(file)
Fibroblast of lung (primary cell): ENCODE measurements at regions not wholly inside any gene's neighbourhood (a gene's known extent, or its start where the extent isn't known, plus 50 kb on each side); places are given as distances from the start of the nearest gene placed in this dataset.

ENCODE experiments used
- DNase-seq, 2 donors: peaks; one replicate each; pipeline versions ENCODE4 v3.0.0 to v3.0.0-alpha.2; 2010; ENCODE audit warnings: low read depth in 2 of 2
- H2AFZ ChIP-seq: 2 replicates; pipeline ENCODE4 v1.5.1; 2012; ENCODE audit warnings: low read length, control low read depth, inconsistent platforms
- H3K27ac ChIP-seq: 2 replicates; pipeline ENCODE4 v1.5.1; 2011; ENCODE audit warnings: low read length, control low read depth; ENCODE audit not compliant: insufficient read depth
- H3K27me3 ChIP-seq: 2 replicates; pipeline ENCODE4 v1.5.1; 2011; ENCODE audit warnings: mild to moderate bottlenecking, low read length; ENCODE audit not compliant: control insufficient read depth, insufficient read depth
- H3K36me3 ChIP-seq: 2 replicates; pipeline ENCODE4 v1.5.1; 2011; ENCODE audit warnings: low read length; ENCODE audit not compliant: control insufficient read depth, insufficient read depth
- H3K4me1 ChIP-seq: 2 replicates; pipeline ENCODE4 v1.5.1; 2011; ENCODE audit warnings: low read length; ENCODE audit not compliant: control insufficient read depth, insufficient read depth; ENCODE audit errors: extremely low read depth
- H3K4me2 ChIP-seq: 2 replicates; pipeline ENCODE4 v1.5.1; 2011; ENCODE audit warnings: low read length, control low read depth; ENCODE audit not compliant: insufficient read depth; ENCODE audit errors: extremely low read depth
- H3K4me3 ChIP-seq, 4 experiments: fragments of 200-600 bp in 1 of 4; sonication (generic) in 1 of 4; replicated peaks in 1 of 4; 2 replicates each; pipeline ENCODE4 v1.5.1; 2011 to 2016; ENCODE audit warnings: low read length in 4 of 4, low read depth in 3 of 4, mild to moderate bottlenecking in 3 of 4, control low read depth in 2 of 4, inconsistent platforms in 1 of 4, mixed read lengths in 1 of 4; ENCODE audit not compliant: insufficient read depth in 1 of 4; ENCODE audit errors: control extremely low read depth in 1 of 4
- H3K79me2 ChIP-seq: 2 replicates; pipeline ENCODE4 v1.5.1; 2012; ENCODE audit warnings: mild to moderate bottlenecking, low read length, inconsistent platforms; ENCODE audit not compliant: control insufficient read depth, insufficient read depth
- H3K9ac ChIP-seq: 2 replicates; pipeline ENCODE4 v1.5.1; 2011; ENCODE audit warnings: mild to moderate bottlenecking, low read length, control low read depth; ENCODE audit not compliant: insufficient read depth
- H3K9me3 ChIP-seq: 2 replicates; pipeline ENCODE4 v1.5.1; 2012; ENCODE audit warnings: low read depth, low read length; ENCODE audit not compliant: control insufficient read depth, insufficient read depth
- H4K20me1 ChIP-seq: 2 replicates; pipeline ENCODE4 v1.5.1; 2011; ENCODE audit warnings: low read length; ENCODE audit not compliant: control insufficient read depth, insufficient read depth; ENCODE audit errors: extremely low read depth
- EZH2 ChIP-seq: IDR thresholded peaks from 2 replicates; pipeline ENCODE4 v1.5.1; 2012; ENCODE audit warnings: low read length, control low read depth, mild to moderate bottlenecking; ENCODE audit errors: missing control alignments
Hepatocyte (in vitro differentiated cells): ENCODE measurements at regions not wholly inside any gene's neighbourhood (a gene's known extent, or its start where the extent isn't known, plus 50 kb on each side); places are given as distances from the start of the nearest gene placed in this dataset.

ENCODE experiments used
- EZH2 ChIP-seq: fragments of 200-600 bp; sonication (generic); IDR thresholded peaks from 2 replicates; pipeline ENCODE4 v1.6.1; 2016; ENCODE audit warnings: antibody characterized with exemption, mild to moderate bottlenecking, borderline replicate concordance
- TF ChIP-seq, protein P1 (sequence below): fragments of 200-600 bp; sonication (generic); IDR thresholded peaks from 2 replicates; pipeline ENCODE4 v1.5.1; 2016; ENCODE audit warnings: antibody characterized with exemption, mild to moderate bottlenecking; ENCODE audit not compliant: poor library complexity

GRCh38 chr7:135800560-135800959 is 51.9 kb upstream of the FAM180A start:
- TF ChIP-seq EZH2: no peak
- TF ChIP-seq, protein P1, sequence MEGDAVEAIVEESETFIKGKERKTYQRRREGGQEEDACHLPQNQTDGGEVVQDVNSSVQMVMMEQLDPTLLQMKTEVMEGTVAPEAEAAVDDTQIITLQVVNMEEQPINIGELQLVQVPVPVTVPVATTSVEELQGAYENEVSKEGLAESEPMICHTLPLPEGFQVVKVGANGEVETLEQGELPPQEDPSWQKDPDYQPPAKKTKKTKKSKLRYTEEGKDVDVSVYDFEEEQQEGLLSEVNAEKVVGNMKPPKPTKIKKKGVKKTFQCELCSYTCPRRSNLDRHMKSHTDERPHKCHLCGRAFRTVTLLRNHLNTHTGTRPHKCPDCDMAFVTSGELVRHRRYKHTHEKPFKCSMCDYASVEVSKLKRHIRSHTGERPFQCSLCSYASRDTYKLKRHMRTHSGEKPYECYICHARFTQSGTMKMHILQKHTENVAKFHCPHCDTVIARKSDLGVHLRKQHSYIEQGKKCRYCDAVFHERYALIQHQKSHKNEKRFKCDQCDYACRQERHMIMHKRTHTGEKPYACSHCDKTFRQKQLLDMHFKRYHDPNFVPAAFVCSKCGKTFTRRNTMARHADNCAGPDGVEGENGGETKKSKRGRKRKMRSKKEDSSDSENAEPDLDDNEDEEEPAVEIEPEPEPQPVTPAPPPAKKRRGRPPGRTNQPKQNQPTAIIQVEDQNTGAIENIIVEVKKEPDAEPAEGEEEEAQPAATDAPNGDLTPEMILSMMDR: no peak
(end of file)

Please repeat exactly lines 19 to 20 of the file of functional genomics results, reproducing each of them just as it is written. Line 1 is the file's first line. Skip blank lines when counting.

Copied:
- TF ChIP-seq, protein P1 (sequence below): fragments of 200-600 bp; sonication (generic); IDR thresholded peaks from 2 replicates; pipeline ENCODE4 v1.5.1; 2016; ENCODE audit warnings: antibody characterized with exemption, mild to moderate bottlenecking; ENCODE audit not compliant: poor library complexity

GRCh38 chr7:135800560-135800959 is 51.9 kb upstream of the FAM180A start: